This issue of Communicare primarily explores the concept of stakeholders and their relationship with the organisation. This relationship is investigated both within and between organisations. The stakeholder concept originally described in the influential work by Freeman (1984) has, over the years, been adapted to include multiple stakeholders who may not have a direct stake in the organisation, but who can, and do, influence the actions of the organisation. The extent of this influence has become such that the strategic focus and intent of a business should include the development of strategic relationships with important stakeholders.
Although the concept 'organisation-stakeholder relationship (OSR)' is not new and has been researched extensively in the literature, few attempts have been made to critically analyseexisting viewpoints and propose a unified conceptual framework. The main research problem of this paper is to address this lack of a commonly accepted conceptual framework for organisational stakeholder relationships. This is done through a critical analysis of the different perspectivesand existing conceptual frameworks, using a qualitative method whereby strategic stakeholder identification, OSR development, and OSR maintenance are integrated to propose a conceptual framework, subsequently termed SISOSR, for building organisation-stakeholder partnerships(OSPs) with strategic stakeholders. This article is structured as follows: Firstly, the key concepts are defined; secondly, the building blocks of the framework are presented based on sound theoretical constructs; and. thirdly, the SISOSR framework is graphically presented and discussed to elaborate on the proposed process of OSR building, followed by concluding arguments.
The research objective for the study was to conceptualise strategic communication management (SCM) in the context of governance. Based on the insights obtained through the conceptual analysis, the core of corporate communication practice in the reflective paradigm is broadened from social responsibility to societal responsibility. Corporate communication, in its strategic role (SCM), therefore assists in solving or avoiding conflict between organisational behaviour and the public perception of how societally responsible organisations should operate.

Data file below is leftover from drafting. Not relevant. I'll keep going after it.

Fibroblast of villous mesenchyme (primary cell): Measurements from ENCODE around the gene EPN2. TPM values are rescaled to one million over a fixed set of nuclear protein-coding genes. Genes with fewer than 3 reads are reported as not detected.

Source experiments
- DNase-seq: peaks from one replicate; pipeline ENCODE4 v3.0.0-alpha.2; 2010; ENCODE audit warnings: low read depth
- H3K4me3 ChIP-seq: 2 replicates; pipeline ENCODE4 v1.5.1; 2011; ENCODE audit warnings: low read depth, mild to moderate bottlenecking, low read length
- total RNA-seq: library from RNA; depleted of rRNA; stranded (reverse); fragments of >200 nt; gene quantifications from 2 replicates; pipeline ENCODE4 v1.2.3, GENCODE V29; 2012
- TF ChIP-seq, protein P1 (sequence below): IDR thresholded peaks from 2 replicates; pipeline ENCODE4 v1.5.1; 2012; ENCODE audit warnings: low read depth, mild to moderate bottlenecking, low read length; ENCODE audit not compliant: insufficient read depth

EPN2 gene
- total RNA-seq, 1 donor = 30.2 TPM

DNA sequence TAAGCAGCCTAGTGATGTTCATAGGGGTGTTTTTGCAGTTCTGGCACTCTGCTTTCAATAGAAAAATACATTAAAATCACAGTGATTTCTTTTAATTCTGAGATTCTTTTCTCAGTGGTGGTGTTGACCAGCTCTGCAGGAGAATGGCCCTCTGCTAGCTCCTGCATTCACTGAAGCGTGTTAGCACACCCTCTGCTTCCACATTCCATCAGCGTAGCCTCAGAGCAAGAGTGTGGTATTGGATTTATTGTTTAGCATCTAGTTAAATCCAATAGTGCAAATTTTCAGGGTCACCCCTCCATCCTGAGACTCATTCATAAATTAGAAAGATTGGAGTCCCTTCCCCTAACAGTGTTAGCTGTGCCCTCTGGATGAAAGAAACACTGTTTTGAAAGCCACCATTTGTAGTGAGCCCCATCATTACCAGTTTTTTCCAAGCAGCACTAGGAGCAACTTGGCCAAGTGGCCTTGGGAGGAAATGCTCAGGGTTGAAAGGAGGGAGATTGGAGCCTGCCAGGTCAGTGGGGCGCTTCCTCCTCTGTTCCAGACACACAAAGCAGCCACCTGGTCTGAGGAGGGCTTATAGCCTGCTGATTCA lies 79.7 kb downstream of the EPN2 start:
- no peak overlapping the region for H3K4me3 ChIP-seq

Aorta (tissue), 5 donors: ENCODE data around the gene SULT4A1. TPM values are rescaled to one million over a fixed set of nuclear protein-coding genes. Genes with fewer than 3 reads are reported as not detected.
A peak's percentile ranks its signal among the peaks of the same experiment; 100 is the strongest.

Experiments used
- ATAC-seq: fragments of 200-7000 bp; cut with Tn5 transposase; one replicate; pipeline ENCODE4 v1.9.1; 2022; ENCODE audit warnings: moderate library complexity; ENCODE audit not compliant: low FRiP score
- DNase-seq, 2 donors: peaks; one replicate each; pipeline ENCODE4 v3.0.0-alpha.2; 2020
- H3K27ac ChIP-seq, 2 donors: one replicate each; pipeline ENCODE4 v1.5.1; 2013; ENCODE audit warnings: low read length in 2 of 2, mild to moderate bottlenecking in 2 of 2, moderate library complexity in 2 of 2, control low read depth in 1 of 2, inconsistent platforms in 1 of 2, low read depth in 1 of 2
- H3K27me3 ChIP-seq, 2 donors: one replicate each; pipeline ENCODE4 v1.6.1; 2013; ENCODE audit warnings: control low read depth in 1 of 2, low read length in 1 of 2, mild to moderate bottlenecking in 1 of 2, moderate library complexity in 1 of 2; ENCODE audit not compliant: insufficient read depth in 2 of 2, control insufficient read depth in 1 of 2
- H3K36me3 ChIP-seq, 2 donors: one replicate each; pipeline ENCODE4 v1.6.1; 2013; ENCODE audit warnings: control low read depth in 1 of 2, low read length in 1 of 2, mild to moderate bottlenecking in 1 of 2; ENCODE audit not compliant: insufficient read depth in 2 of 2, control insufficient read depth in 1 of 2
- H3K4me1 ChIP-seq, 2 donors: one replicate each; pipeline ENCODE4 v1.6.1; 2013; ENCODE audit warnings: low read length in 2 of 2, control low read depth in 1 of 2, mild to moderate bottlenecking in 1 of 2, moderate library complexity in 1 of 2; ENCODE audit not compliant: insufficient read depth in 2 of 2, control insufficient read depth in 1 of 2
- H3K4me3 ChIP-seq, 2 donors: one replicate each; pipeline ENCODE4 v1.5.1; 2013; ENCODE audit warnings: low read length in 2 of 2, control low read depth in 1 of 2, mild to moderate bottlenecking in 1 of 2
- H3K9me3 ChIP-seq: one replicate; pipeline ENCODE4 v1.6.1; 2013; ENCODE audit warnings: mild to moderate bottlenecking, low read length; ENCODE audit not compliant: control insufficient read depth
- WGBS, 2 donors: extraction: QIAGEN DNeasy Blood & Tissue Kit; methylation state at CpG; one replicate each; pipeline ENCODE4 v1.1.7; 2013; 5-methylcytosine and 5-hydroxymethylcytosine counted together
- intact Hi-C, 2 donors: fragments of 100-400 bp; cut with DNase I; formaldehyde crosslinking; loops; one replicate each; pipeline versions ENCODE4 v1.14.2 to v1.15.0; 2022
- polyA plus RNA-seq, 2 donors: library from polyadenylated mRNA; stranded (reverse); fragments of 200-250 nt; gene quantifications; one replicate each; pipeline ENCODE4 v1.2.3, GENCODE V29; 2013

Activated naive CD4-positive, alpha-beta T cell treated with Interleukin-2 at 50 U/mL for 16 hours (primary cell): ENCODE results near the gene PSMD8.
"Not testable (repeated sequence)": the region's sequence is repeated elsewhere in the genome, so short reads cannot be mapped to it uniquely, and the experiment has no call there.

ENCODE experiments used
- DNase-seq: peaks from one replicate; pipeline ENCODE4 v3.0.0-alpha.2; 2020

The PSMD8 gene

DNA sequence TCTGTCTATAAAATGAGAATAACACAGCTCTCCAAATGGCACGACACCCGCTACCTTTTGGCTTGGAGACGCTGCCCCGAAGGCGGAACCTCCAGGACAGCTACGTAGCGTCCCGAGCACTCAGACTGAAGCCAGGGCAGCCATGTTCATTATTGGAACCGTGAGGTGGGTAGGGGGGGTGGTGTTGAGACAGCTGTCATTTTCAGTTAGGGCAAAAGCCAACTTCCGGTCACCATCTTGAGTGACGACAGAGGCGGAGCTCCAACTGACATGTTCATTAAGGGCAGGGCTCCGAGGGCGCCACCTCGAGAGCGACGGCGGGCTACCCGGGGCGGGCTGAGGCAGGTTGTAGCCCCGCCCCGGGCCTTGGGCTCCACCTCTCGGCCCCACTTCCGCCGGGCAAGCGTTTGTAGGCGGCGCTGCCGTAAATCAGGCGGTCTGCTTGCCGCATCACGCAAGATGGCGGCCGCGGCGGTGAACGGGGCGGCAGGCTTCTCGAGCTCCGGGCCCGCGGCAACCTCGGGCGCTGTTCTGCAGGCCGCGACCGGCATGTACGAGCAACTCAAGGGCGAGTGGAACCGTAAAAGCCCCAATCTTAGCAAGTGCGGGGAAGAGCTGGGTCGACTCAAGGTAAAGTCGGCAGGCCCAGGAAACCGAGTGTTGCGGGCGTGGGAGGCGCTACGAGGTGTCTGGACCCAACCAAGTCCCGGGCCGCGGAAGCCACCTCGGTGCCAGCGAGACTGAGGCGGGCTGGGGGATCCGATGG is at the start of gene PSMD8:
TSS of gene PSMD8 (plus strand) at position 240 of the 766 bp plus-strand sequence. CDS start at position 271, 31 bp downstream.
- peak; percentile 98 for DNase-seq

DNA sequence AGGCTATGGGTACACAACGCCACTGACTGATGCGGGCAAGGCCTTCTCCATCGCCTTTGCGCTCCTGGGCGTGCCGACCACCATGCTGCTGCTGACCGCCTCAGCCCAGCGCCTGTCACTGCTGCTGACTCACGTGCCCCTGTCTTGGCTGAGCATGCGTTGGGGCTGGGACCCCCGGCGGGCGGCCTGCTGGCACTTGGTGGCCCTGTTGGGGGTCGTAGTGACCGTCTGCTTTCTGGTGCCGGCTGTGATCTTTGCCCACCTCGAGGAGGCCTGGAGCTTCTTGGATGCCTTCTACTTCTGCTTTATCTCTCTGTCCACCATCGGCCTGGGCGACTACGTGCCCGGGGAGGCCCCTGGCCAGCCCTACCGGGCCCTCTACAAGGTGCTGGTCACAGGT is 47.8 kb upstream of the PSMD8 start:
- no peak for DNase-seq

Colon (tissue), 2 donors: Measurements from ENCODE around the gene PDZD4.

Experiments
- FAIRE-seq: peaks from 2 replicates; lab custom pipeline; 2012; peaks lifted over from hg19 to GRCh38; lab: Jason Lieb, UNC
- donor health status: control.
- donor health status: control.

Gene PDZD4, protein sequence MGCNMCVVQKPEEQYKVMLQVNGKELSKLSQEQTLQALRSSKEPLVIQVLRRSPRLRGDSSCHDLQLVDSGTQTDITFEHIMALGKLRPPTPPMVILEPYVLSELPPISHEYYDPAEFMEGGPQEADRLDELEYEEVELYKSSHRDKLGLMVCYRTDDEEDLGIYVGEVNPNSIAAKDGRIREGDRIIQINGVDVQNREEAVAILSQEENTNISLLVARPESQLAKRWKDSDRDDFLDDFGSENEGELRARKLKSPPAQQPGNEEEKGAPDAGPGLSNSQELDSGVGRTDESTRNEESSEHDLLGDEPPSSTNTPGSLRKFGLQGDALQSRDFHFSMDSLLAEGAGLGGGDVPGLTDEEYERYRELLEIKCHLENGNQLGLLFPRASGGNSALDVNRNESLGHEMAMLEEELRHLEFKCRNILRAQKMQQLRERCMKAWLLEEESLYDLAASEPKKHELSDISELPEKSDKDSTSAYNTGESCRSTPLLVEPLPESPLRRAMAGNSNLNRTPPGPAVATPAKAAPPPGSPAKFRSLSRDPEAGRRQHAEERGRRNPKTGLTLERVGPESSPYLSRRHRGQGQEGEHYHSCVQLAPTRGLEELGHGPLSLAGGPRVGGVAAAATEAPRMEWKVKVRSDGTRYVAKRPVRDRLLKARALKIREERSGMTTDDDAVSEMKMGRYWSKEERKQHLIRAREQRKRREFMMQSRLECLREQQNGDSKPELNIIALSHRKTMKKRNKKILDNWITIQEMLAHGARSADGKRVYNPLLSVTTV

Furthermore, theoretical and conceptual linkages that emerged through the conceptual analysis suggest that the three meta-theoretical approaches initially selected for the governance domain (the triple bottom line, stakeholder, and stakeholder inclusiveness approaches) should also be added to the framework for SCM. It was also found that corporate communication (especially in its strategic role, known as SCM) can be regarded as a stakeholder orientated / responsible approach.
Many studies have explored Network Direct Selling Organisations (NDSOs) because they create many communicative contexts and demonstrate such a diverse range of communicative processes that form and sustain this large industry. These organisations exist in more than 70 countries, and have almost 88 million members who generate over US$132 billion annually (WFDSA, 2011). This paper argues that although NDSOs can be differentiated from other types of organising, their characteristics can be linked to some key premises in postmodern thinking about organising. It utilises the schismatic metaphor identified by Morgan (1981) to generate further insights into the study of individuals as composite unities of operationally closed self-creating systems that cocreate organisations such as NDSOs. The schismatic metaphor is utilised to provide a powerful framework for social analysis of organisations by identifying and discussing some theoretical links between postmodernism, social autopoiesis, and second-order cybernetics.
This article presents an indicative sample from the results of an experiment that gathered audience responses to television news that was coded as "war journalism" and "peace journalism" respectively, in South Africa, during April 2012. From the peace journalism model, evaluative criteria were derived under a set of five headings for content analysis of two television news programmes and four newspapers. Distinctions under the headings were particularised for individual stories by critical discourse analysis to disclose potential sources of influence transmitted into audience frames. The test material was then coded to fall within the upper and lower peace journalism quartiles of the 'idiom and range' of journalism, as currently practised, demonstrated by the content analysis. Transcripts of discussions by focus groups who saw the material, as well as written notes made whilst viewing by a larger sample of participants, werethemed according to Entman's model of framing (1993), where causal interpretation is linked to treatment recommendation. From these interim findings, peace journalism proved to be ideational in the sense that peace journalism viewers were more likely to perceive structural and/or systemic explanations for problems, and more likely to see opportunities for therapeutic and/or cooperativeremedies to be applied through exertions of political agency from different levels.